Tokyo cafe owners are refusing to sell customers for the equivalent of ¥10 in Japan, and they are warning that customers may be “taken away from us.”
The cafes owners say they are not in a position to “accept” the money they are being offered.
It comes after the government announced that it is raising the price of a ticket to ¥10 from ¥6.
The government says that the hike in ticket prices has been necessary to raise funds for the government, as they are spending more on social programs.
The cost of a meal will be cut from ¥1,200 to ¥1.20.
The Tokyo cafes owners have been in the news recently for refusing to accept money from customers, saying they would rather sell food than people.
They have also been called out by Prime Minister Shinzo Abe, who has said that they have failed to provide enough funds to the country’s struggling economy.
They are now urging customers to boycott the Tokyo cafes, as many are offering their wares for less than the cost of an average Japanese meal.
The owners are calling the decision to sell food to the public a “disgusting act of corruption” and a “crimes against humanity.”
In an interview with the Japan Times, the owners of Tokyo cafes said that the move by the government will hurt their business, as their business is dependent on selling food.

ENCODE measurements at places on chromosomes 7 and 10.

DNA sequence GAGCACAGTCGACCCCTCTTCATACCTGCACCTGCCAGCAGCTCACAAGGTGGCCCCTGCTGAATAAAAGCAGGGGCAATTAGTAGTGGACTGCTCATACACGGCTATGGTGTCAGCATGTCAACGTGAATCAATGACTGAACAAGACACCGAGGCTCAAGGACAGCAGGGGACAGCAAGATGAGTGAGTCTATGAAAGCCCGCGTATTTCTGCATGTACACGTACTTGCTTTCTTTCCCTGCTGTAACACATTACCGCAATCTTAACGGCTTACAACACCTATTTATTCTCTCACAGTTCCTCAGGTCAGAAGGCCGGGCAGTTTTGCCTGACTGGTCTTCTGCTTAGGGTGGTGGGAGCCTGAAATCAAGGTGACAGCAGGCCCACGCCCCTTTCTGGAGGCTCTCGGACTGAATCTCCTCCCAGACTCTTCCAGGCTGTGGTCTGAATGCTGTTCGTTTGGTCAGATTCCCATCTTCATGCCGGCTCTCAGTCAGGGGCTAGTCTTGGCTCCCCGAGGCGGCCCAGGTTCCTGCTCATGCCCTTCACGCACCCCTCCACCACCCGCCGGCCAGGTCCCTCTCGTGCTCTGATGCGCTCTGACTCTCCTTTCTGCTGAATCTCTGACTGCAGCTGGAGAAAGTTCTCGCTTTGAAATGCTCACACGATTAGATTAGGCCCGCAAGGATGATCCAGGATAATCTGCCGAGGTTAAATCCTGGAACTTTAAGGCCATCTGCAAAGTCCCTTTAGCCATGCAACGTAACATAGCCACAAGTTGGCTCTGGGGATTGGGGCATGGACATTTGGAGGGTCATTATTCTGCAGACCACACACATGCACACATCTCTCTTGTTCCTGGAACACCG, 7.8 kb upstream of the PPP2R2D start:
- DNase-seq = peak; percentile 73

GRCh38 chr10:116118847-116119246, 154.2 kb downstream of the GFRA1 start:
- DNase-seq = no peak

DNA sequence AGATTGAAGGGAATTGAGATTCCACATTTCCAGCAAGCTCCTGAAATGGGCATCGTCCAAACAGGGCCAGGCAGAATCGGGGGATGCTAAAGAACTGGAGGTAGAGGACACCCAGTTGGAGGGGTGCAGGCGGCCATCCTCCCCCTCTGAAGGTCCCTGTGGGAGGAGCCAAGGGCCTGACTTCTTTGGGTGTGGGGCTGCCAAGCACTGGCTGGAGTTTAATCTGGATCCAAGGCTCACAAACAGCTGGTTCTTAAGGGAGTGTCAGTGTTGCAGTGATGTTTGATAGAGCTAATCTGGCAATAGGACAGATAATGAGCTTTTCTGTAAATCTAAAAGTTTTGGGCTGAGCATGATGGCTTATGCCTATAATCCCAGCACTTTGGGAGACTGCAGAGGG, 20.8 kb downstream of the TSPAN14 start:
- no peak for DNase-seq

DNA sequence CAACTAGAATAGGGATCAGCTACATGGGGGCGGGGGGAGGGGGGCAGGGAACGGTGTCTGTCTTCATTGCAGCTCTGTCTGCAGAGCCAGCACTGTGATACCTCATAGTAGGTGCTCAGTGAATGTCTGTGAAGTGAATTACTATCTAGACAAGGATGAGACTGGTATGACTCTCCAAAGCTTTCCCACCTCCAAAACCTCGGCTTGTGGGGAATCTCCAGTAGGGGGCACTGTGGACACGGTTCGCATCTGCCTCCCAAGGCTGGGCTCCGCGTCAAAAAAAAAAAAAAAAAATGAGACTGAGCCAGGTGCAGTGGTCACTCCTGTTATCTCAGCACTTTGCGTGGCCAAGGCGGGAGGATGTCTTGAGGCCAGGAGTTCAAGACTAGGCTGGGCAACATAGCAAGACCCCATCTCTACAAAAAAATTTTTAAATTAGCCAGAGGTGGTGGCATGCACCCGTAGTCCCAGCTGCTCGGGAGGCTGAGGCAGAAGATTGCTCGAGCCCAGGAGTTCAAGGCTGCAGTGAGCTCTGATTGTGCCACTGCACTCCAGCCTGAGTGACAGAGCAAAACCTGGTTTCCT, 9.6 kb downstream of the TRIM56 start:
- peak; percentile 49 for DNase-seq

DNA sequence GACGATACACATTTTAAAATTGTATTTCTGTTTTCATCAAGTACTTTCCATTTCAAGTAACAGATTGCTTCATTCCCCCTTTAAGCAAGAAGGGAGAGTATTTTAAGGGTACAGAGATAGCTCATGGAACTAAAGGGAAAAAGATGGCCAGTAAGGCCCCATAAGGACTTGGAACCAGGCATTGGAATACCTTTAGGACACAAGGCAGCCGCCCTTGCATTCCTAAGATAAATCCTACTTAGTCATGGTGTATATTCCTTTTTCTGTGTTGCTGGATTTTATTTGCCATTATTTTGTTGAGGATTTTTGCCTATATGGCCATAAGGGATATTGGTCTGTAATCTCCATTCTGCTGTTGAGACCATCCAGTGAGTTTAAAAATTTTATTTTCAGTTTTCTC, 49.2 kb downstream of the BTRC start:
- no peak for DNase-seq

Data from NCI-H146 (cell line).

They also said that there are only so many cafes left in Tokyo, and the government should be willing to lower the prices on food in order to fund the social programs that the government has put in place.
The owner of the Tokyo cafe, who asked to remain anonymous, said, “We have no choice but to continue selling food to customers for less.”
In addition to the increased ticket price, the government is also increasing the minimum wage to ¥9,200 from ¥7,400, and also is raising taxes for the country.
They will be raising the maximum age of retirement from 65 to 66 in 2020.
Some businesses, such as bars and restaurants, are planning to close their doors.
Japan’s Prime Minister, Shinzo Abe has promised that he will continue to boost the social safety net to keep the economy from going into a depression.